From the tour de force of A Few Good Men in 1992 (“You can’t handle the truth!”) to the winning Charlie Wilson’s War in 2007, Aaron Sorkin’s sparkling dialogue and intelligent characters provide (all too rare) beacons of brilliance among the parade of dross that is most commercial cinema.
And that doesn’t count his contribution to television. I’m one of those people who love “The West Wing” so much that I wish I could simply mainline it direct into a vein, so a new Sorkin script of any description is an event.
Torn from the blogs (and a best-selling book by Ben Mezrich), The Social Network is the heavily mythologised story of the invention of Facebook and the legal tussles over the plentiful spoils. Sorkin is in his element, here: He doesn’t write action or gun-battles, he writes smart, literate people arguing over ideas and it’s an unending pleasure.
It really helps that his script is supported by able direction from David “Fight Club” Fincher who propels the story forward at blistering pace. Hugely entertaining, but with less insight into the modern world of virtual communities and social media than one might have hoped. Perhaps that film is still to come from somewhere.
The latest in a string of Auckland-produced Kiwi indies opens on Thursday: Matariki is a brave multi-character drama set in a self-consciously multi-cultural South Auckland. When a League star (Mark Ruka) is beaten up trying to save a stranger from a gang hiding, the ripples spread out to affect plenty of people including the star’s brother, the brother’s boyfriend (co-writer Iaheto Ah Hi), the star’s cop wife (Sara Wiseman), etc.
The model for this sort of thing is the great Lantana (from Australia nearly ten years ago) and it’s a brave structure to attempt. Matariki falls into a few of the traps (it’s heavily contrived at times) but it has a big heart which it wears proudly on its sleeve.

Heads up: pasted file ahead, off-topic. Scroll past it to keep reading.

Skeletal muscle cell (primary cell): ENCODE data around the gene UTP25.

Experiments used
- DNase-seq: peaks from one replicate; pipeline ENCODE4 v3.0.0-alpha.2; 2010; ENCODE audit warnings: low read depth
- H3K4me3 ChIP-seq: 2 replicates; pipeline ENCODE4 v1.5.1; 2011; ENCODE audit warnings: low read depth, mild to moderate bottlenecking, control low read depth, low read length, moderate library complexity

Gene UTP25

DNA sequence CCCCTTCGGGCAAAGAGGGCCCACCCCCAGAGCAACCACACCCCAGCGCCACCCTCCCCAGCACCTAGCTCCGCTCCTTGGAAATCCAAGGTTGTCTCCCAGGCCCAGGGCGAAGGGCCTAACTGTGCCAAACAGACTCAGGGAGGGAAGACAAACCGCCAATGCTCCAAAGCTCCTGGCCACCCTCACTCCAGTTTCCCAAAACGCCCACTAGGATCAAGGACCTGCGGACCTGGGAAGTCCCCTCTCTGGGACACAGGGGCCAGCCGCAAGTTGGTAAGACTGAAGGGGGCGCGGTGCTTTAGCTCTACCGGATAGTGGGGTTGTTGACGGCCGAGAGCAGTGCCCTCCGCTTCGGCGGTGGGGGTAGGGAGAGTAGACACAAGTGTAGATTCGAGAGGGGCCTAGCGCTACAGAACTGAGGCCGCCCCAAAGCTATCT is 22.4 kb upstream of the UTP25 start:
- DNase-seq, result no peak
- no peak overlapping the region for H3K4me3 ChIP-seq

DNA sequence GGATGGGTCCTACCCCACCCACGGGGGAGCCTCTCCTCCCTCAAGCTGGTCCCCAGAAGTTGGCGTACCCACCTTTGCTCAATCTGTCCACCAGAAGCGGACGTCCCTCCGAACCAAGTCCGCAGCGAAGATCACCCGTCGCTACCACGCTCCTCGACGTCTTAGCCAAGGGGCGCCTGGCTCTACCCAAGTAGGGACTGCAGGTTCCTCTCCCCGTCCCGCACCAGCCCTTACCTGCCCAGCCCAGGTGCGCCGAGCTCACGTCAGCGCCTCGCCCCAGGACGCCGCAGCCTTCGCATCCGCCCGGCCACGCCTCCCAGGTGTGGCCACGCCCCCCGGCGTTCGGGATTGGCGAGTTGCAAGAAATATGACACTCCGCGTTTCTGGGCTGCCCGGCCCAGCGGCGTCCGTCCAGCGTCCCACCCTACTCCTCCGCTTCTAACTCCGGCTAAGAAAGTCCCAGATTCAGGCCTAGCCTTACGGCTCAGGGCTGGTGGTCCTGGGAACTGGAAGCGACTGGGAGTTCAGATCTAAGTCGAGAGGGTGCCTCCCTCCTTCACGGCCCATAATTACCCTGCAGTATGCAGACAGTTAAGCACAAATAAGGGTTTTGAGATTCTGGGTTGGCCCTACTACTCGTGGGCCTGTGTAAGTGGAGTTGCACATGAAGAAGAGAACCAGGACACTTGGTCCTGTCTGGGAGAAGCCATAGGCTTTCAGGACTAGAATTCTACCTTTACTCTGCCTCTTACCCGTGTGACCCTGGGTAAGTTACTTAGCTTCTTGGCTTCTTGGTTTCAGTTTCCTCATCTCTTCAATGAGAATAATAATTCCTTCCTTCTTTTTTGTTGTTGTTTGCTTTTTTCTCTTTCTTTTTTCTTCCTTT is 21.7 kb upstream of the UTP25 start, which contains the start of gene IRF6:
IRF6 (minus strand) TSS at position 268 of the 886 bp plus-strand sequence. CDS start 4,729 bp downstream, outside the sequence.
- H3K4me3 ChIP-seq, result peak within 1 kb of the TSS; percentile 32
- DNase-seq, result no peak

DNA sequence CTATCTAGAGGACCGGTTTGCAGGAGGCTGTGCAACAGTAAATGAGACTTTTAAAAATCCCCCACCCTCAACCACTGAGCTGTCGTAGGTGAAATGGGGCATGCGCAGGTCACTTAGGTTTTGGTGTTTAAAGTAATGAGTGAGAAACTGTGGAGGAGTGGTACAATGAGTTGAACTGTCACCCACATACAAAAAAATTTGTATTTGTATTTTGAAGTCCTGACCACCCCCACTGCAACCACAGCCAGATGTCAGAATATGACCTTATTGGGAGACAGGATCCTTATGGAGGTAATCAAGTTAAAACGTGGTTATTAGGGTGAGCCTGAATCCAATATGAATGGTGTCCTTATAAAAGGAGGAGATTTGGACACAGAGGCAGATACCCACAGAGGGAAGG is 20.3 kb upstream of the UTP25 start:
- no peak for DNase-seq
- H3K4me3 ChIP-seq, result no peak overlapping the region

The Ghost Writer turned out to be an entertaining watch, despite the plentiful holes in the plot and the rushed denouement. Ewan McGregor plays a hack specialising in ghosting celebrity autobiographies. He gets the chance of a lifetime when the Blair-like former Prime Minister (Pierce Brosnan) needs help with his manuscript — turns out the previous ghost writer threw himself off a ferry. Soon, the conspiracy theories escalate and so does the paranoia. Fun and games, well manipulated by director Roman Polanski.
There was a disappointing turnout for the Saturday afternoon screening of Ladies & Gentlemen: The Rolling Stones, a restored digital presentation of rarely seen concert footage from 1972. Perhaps the “event” pricing of $25 a ticket put off the casual buyer, or maybe audiences aren’t yet aware that the digital projectors at Readings (and soon the Embassy) are going to be screening more than just, what’s the word, films.
In any case, you all missed a fascinating historical artefact. The performance was lively and rough around the edges, Jagger’s anatomically improbable codpiece was distracting and (like almost all Stones movies) there wasn’t enough Charlie Watts.
Printed in Wellington’s Capital Times on Wednesday 17 November, 2010.